Malignant melanoma cancer

Most of us have been warned from an early age about the dangers of melanoma. Parents are urged to rub plenty of sunscreen onto their children for outdoor play, and adults are warned never to spend time in the sun without a hat and other protective clothing. All of this is for a good reason – sun exposure places everyone at a greater risk for the deadliest form of skin cancer. It is commonly believed that only people with fair hair and skin are at much of a risk for developing this devastating disease. However, this is not entirely true. While fair skin and hair is a risk factor for skin cancer, there are many other situations which place people at risk. Living in a sunny climate or a high altitude increases sun exposure and ups the risk for developing skin lesions; working around dangerous industrial chemicals or having a family history of skin cancer also places certain individuals at a greater risk. Early detection of skin cancer is critical for successful treatment of the disease. Everyone, especially those at an increased risk for skin cancer, should be aware of the danger signs and undergo a yearly skin exam.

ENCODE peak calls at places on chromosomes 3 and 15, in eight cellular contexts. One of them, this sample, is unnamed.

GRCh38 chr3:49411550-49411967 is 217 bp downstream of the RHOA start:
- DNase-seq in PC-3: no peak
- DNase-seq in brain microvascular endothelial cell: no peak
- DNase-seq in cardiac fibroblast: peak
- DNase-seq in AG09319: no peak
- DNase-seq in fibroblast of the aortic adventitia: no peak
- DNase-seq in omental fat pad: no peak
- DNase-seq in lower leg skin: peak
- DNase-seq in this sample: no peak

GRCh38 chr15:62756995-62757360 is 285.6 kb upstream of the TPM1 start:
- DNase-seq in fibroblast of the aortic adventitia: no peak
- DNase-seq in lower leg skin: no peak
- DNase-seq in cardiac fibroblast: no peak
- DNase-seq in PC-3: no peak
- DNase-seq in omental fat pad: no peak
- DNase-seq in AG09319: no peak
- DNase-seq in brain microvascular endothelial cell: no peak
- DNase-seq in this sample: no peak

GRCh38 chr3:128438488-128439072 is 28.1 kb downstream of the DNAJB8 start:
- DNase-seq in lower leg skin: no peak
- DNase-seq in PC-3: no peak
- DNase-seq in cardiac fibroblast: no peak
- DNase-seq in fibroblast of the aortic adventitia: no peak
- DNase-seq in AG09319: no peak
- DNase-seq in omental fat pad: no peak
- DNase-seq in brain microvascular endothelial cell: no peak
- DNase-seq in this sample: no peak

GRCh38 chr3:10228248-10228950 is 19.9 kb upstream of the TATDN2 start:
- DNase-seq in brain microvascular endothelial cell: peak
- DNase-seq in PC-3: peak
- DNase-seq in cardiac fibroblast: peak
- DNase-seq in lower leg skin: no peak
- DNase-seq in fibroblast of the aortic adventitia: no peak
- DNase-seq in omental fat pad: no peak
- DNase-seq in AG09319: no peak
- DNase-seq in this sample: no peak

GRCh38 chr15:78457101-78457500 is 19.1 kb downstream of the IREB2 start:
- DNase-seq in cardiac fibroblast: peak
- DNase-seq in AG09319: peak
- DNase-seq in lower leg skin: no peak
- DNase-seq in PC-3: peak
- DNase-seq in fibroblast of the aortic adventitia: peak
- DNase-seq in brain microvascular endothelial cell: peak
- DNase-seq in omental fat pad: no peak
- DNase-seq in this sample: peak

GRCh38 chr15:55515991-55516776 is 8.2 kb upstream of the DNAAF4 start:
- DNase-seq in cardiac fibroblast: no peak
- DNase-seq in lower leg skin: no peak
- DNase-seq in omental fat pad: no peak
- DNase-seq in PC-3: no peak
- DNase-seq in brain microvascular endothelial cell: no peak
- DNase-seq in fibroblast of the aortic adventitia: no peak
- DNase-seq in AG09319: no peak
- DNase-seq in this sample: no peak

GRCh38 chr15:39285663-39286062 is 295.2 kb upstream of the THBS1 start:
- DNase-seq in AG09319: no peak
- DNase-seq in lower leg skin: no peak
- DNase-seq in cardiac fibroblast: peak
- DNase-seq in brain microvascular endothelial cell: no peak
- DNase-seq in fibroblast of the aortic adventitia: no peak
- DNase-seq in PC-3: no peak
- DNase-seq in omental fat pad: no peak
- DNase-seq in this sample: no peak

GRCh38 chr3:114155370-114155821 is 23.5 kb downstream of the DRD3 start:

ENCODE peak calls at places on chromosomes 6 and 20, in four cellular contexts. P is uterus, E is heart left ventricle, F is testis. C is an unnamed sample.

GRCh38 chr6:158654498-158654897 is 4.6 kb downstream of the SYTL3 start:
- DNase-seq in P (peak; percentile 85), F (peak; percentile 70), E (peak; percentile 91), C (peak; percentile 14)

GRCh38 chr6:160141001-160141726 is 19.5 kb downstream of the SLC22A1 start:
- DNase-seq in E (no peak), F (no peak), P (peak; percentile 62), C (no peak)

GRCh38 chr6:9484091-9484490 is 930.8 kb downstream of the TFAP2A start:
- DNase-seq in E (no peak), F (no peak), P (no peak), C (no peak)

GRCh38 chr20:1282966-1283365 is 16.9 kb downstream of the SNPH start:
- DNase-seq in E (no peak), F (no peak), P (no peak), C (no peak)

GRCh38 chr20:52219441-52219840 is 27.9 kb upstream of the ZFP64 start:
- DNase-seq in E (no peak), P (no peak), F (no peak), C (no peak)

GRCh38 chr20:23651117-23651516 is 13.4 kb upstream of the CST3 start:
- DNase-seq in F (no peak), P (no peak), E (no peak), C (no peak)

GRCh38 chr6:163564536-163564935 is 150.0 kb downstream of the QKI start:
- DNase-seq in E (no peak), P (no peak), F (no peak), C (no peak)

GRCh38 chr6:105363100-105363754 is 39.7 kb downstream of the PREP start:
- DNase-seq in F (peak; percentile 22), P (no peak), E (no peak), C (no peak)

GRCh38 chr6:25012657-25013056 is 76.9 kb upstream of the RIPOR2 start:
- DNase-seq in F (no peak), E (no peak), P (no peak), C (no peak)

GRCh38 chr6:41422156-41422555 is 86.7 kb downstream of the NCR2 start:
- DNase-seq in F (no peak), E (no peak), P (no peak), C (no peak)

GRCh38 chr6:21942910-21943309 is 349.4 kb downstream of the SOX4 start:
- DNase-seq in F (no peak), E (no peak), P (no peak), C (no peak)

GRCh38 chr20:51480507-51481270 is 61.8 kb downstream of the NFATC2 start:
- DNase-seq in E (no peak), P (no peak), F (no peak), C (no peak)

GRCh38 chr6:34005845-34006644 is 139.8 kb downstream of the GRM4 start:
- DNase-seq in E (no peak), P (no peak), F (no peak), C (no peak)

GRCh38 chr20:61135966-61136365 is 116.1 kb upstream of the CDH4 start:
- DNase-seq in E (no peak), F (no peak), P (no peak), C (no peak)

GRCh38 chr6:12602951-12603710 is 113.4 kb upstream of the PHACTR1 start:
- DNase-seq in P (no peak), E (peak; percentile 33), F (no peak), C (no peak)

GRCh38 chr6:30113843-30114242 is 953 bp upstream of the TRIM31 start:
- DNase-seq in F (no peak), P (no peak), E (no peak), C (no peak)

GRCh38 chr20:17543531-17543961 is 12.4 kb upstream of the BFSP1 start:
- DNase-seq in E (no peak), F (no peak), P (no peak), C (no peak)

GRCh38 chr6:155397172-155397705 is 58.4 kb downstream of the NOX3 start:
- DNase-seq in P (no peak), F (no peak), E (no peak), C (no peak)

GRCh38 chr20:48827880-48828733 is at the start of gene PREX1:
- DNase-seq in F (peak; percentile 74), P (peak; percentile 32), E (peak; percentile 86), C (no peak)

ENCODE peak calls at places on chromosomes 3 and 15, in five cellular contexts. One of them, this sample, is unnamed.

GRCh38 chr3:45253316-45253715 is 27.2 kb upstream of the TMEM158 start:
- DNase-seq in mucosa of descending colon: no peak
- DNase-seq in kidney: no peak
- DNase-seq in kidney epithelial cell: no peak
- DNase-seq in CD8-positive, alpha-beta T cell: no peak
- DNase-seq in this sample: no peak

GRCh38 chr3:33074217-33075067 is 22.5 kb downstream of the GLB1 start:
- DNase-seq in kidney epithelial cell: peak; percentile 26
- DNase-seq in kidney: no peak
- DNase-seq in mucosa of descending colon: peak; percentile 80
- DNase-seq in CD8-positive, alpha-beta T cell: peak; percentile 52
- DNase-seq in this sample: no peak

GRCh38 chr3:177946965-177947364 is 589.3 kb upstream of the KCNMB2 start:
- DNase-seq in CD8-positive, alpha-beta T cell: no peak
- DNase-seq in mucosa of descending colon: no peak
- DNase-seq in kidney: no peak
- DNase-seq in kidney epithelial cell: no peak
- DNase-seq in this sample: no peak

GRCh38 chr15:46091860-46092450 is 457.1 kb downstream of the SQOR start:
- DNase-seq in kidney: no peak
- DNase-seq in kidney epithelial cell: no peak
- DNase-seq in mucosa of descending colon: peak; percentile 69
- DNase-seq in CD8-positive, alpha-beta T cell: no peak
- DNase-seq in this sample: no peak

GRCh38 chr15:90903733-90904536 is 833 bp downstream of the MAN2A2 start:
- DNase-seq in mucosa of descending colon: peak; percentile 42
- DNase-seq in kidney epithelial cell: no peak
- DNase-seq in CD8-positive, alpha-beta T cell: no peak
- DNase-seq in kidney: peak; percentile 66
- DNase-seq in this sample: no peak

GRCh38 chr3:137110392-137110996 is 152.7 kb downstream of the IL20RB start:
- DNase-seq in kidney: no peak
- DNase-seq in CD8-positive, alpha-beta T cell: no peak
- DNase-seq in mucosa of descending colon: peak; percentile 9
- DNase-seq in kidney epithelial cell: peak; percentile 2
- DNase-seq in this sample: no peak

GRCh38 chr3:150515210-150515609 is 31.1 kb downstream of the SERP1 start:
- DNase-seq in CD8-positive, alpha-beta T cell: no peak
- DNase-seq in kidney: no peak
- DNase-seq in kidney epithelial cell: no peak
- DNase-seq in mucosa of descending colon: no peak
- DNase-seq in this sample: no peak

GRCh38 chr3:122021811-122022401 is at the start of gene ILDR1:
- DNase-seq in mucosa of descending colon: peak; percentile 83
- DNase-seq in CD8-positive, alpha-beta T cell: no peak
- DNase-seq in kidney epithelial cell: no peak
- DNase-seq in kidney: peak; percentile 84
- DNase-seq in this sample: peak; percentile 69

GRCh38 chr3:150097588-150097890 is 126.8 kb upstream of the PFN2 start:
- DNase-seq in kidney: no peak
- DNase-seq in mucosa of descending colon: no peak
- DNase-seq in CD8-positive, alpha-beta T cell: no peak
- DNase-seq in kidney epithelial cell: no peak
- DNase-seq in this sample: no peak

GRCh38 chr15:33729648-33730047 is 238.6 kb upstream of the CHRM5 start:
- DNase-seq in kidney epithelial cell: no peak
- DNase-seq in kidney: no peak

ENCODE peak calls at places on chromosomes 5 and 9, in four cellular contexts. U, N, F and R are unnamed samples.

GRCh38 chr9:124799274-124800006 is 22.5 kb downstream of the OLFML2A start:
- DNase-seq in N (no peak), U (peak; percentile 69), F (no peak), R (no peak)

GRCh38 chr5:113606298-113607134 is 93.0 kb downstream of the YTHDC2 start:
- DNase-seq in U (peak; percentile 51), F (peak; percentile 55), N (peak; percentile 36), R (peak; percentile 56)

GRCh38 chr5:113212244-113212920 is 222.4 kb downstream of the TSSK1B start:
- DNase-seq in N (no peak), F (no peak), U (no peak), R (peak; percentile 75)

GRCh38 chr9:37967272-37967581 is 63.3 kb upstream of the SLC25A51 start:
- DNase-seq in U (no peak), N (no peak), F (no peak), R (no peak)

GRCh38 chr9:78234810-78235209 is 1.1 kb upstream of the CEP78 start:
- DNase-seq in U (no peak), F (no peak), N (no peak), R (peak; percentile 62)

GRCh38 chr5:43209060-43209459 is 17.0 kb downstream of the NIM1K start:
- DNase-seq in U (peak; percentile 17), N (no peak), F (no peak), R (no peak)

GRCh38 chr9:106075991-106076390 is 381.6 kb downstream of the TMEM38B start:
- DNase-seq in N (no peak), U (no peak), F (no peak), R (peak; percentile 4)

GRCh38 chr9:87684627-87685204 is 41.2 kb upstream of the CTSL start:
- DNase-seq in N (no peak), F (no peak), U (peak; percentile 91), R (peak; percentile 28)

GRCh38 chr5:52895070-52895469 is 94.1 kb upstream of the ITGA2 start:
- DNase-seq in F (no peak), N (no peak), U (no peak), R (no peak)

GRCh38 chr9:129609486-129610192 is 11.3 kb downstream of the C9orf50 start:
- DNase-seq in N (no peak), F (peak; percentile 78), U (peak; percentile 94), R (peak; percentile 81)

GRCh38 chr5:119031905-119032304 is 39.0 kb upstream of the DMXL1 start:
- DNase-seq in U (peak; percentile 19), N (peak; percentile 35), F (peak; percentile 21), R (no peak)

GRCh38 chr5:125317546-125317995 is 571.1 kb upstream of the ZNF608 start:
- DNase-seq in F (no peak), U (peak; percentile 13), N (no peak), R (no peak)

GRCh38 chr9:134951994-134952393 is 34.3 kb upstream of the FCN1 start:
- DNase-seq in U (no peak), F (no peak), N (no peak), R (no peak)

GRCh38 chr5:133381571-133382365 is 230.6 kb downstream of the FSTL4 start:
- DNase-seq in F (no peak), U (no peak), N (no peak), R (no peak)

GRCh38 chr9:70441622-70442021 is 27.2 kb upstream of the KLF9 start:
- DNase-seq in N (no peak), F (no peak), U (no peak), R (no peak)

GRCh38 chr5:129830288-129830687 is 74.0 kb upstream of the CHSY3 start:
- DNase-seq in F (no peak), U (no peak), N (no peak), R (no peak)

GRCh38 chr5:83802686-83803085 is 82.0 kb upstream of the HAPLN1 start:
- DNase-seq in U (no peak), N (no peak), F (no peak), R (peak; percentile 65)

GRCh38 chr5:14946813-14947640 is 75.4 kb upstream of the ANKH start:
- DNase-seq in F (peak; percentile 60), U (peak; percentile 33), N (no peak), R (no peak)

What are my survival chances if I develop malignant melanoma?

Your chances of beating the deadly disease depend on when treatment is begun. In the early stages, the outlook is positive if the cancer is removed; however, if the cancer spreads to other parts of the body, treatment becomes more complicated and chances of succumbing are greatly increased.

What are the melanoma cancer signs I should look out for?

You should check the entire surface of your skin for changes or abnormalities, both in pre-existing skin growths and unblemished skin. Irregular reddish, blue, or blue-black patches, moles that change in size, texture or color, and hard, shiny lumps in the skin are all symptoms.

Are moles a sign of skin melanoma? Moles are not necessarily an indication of skin cancer. However, you should keep a close eye out for moles that change color or shape, moles that bleed or develop a flaky or crusty surface, or those that begin to grow rapidly.

What is the most effective melanoma treatment? Treating skin cancer depends on the stage the lesions have reached. Excising (surgically cutting away) the diseased tissue is the most effective treatment for cancerous skin; depending on how far the cancer has advanced, your doctor may order a biopsy of other tissue to ensure that the tumors have not spread.

Are there any other types of skin cancer? Basal cell carcinoma is the most common and least dangerous form of skin cancer; it can be treated fairly easily. Squamous cell carcinoma is slightly more serious, but it is generally treatable when caught in the early stages. Melanoma remains the most dangerous form of skin cancer.

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